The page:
I promised you a hands-on preview of the Fujifilm X100, and here it is, albeit a tad late. Why the tardiness? Well, As you know I wrote a hands-on preview of the same camera a week ago, in Norwegian. It was the first in the world to include sample shots, and as a result of that the world went bat-shit crazy. Hence, I’ve been quite busy lately. Too busy, unfortunately, to sit my ass down and write this.
Another effect of the past week’s craziness, is that you won’t see any sample shots here. Fujifilm asked us politely if we could be so kind as to remove the sample shots from the Norwegian article, and we agreed. I still have the files, but it doesn’t seem right to post them here after agreeing to remove them from the Norwegian article. I’m sure you agree.
So, to the point: Was the X100 any good?
Yes, in short, I think so.
Want some nuance? Well then, read on, MacDuff!
SIZE & WEIGHT
The Fujifilm X100 weighs about 450 grams, including battery and memory card (and lens, obviously). That’s just about a pound for those of you who don’t do metric. To put it in context, it’s just over half of a canon EOS 50D or a Nikon D7000, or if you prefer, a bit less t
han half a D300. More useful, though, is a comparison to the Olympus E-P2 with a Panasonic 20mm f/1.7, and the weight is just about the same as that very interesting combination. Near enough so you wouldn’t notice the difference, anyway.
Size wise, the X100 is larger than you’d think from looking at the pictures, but not in any way near the Leica M9 in size, thankfully. It’s significantly larger than comparable (well, -ish) compact cameras, but once again not too far from the more useful comparison to the Oly/Pana-combo, or for that matter, Samsung’s NX100.
The weight and build makes the X100 feel substantial in your hand, but not overly heavy. The top and bottom plates are constructed of molded light-weight metal, probably some sort of magnesium alloy, and consequently it feels (and probably IS) very solid, and the faux-leather grip has decent friction and I suspect it wouldn’t be slippery even when wet.
In my experience, a camera like this shouldn’t be too light – it ruins the balance – so I was quite happy whan I first felt the X100 in my hands. The balance is great, and it feels just like the tool that it is supposed to be, rather than a plastic plaything.
And I get the distinct impression that it is as a photographic tool that Fujifilm’s engineers and designers have thought of this camera too. It is practically stripped of useless and unneccesary buttons and levers and design-flim-flam that most modern cameras have tacked onto them by the marketing department, and this leaves room for some wonderfully thought-through stuff.
For instance, the knob for selecting the shutter speeds is easily operated with your thumb, and you don’t need to take your eye off the viewfinder to do it. Next time you’re in a camera store, try a few cameras and see just how many of them let you do that! I promise you it’s not as many as you think.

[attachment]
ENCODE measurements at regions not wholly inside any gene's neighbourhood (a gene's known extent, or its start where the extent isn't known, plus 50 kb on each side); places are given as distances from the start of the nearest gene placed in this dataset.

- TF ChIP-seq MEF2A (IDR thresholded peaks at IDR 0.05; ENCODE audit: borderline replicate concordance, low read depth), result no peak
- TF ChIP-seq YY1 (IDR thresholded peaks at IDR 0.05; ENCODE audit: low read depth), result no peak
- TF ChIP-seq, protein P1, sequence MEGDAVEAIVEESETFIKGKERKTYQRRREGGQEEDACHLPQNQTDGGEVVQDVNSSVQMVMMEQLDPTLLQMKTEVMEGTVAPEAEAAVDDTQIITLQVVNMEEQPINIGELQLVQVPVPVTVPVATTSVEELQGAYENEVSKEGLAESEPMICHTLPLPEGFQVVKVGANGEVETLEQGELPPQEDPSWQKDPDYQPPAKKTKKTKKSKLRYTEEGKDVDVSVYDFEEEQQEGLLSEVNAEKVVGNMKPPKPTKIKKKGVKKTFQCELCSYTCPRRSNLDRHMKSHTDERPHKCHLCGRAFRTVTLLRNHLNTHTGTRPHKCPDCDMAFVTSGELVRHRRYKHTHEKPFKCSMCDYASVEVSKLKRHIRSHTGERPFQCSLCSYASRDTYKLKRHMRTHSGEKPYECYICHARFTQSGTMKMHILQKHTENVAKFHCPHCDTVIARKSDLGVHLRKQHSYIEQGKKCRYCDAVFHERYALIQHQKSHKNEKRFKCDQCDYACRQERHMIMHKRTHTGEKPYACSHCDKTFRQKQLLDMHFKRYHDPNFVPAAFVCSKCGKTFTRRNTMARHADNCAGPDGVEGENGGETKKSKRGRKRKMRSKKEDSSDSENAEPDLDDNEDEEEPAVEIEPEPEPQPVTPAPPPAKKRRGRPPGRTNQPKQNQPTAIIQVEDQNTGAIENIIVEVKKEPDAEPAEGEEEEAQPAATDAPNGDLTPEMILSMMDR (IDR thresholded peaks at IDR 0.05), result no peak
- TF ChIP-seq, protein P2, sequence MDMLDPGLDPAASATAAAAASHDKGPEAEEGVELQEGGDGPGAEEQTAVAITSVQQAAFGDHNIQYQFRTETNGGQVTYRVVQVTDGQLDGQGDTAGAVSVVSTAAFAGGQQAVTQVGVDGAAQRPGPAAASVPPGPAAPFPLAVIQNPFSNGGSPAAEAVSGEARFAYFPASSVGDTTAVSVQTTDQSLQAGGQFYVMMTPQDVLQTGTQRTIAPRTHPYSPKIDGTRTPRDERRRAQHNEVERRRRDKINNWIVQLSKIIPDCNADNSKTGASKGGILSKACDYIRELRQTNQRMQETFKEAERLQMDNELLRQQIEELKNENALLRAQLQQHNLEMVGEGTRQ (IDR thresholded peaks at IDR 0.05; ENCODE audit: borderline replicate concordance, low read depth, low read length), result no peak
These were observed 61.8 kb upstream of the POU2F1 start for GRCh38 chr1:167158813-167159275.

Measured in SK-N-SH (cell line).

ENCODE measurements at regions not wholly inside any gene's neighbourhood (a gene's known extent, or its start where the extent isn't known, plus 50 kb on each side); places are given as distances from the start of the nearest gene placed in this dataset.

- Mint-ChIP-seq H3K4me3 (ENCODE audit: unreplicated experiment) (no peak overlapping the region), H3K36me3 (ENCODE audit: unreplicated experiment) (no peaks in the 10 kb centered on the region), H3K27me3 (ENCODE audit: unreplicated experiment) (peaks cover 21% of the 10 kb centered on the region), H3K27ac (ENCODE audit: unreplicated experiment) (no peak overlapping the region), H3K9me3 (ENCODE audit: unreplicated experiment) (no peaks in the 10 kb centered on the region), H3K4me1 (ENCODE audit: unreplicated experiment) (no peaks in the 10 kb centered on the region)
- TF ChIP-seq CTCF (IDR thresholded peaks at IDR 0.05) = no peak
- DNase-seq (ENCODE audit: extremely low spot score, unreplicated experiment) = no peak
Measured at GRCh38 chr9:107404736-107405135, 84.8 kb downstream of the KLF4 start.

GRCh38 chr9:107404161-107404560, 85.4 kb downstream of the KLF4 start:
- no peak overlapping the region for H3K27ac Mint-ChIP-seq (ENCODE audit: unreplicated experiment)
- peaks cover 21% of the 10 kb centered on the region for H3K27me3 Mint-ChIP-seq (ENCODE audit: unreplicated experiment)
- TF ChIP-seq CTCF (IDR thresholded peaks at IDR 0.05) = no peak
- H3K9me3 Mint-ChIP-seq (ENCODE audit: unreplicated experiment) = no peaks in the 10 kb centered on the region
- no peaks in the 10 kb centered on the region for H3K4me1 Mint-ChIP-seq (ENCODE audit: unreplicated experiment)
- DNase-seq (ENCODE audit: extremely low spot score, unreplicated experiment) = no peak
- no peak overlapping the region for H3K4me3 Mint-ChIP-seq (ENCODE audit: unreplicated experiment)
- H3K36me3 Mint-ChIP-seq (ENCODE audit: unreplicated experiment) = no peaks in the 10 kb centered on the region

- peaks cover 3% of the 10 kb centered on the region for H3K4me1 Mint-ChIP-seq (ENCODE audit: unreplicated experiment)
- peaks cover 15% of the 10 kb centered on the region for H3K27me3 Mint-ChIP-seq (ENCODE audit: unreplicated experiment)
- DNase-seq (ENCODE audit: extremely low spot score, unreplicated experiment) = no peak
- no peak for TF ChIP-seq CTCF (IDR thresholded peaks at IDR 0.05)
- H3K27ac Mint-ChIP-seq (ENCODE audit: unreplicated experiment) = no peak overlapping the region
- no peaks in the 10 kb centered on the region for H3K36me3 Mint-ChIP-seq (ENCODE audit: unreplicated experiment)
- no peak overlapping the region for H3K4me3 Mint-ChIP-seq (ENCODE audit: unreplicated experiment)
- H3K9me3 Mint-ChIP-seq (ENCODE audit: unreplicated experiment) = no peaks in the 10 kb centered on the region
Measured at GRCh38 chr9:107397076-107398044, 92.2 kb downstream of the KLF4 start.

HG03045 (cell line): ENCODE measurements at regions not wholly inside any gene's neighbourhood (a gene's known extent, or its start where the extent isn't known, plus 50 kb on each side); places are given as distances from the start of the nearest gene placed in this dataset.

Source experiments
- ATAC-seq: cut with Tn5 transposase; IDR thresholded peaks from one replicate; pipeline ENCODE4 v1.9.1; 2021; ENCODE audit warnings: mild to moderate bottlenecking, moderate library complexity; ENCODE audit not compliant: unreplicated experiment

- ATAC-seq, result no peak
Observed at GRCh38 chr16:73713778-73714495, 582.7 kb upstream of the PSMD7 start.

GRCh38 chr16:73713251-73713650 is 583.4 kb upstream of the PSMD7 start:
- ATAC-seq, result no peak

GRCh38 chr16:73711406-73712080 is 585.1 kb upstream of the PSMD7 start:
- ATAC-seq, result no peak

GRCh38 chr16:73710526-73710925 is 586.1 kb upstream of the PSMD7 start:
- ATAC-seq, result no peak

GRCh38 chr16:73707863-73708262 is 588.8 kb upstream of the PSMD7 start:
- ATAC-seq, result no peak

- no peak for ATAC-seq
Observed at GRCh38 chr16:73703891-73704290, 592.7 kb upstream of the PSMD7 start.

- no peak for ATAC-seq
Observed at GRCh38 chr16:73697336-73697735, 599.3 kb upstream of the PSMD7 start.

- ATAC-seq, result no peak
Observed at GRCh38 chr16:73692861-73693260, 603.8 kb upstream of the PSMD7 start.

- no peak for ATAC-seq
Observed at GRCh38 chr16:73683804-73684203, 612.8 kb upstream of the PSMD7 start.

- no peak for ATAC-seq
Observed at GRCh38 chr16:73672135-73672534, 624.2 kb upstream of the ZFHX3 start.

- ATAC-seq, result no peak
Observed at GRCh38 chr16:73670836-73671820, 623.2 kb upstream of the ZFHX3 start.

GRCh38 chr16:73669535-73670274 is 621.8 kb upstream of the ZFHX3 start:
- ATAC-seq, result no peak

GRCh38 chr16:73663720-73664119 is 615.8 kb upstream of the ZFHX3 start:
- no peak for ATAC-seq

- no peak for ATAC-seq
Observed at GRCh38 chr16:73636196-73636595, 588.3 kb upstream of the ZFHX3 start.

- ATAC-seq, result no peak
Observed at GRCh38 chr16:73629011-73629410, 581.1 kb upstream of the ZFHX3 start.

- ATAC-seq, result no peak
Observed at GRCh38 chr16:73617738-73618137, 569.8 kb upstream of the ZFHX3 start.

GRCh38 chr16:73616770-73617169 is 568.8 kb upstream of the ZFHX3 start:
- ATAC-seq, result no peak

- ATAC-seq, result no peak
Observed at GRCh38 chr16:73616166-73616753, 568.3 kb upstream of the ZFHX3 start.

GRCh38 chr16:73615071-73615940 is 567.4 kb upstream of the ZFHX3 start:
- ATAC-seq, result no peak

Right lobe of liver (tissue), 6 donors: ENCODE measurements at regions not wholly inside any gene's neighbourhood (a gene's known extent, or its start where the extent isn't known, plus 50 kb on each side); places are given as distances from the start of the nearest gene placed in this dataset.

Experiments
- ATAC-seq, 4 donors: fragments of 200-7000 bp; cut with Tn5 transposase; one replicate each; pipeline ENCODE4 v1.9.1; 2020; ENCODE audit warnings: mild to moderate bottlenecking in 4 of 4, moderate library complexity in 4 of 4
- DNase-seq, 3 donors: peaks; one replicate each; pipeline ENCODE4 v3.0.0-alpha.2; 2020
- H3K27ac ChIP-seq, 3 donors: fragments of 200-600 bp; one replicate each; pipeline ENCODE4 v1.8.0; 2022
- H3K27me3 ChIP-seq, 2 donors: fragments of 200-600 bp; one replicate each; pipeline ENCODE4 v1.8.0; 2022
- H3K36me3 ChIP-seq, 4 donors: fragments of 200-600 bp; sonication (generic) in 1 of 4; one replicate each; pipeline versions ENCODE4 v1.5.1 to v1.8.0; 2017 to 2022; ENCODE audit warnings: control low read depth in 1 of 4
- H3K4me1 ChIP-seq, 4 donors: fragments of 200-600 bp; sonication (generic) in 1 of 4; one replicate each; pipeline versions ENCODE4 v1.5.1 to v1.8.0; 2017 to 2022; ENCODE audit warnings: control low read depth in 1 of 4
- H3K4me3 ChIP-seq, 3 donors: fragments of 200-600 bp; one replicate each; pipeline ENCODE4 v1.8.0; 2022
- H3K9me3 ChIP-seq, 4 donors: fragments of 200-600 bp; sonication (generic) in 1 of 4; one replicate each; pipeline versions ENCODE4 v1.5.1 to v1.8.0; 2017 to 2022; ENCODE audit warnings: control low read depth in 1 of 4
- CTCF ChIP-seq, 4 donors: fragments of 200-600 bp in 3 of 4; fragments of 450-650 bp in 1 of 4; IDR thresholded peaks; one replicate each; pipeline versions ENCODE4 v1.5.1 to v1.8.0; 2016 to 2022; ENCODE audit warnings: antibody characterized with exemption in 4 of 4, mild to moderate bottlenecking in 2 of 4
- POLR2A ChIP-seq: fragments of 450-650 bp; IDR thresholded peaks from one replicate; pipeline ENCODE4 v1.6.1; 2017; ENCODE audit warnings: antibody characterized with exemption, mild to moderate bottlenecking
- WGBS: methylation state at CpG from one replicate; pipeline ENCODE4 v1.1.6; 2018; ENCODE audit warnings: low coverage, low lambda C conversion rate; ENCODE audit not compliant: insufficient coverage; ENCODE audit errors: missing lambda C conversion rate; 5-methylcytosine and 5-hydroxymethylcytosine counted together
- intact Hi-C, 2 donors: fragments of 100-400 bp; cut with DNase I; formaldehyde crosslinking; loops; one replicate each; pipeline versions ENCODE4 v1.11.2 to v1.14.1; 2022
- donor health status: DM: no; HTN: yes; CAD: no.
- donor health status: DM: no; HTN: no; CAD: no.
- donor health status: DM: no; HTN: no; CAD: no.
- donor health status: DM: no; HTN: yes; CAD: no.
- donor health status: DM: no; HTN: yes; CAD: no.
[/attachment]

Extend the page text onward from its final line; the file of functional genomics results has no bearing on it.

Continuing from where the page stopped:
The knob for selecting exposure compensation (+/- 2 EV in 1/3 EV steps) is just next door, but in a slightly less prime piece of real-estate. It, too, is easily operated with your thumb without forcing your eye from the viewfinder, but unfortunately it is equally easily operated by your jacket, your bag, your arm or your chair. Apart from the stops at 1/3 EV intervals, there is no sort of lock at all on it, and it will very easily get knocked and set to soemthing you don’t want. Hence you should make a habit of checking it whenever you use the camera, which is an annoying habit to have to have with a camera like this.
It’s probably way too late for this suggestion to have any effect on the final X100, but just in case Fujifilms design crew read this, here’s an idea: How about some sort of physical connection between the rotating on/off-switch and the exposure compensation dial, so it doesn’t get knocked about when the camera is not in use? Ideally I’d also like to be able to feel in my thumb when the dial reaches the 0 setting, maybe through a slightly more robust click stop here than the rest?
By the way, there are no stops between the marked setting on either dial, but the camera’s auto exposure is capabale of selecting shutter speeds that are between the full values. In manual mode, however, only full EV steps are available to you. Same with shutter speeds in shutter priority mode, and aperture settings in aperture priority mode.
I don’t really mind this too much. People who buy the X100 should know enough to expose properly in manual mode, and to shoot RAW besides. A fraction of an EV off ideal exposure isn’t very important when it comes to that.
The screen is decent, but nothing special, compared to other cameras. Surrounding it are most of the X100s other controls, and most of these buttons should be familiar to anybody who have used a digital camera before.
On the back of the camera, top right, there is a jog dial. I have no idea what it does, as it did absolutely nothing, in any context, on the sample camera that I borrowed. I know what I’d LIKE it to do, though:
1) Zooming. The X100 can zoom in and out on shots already taken, as any other camera, but this is done through two buttons on the left. I found that counter-intuitive and akward to do “on the fly”, and I wish there was some other simple solution which let you do this with your right hand. The jog dial would be ideal.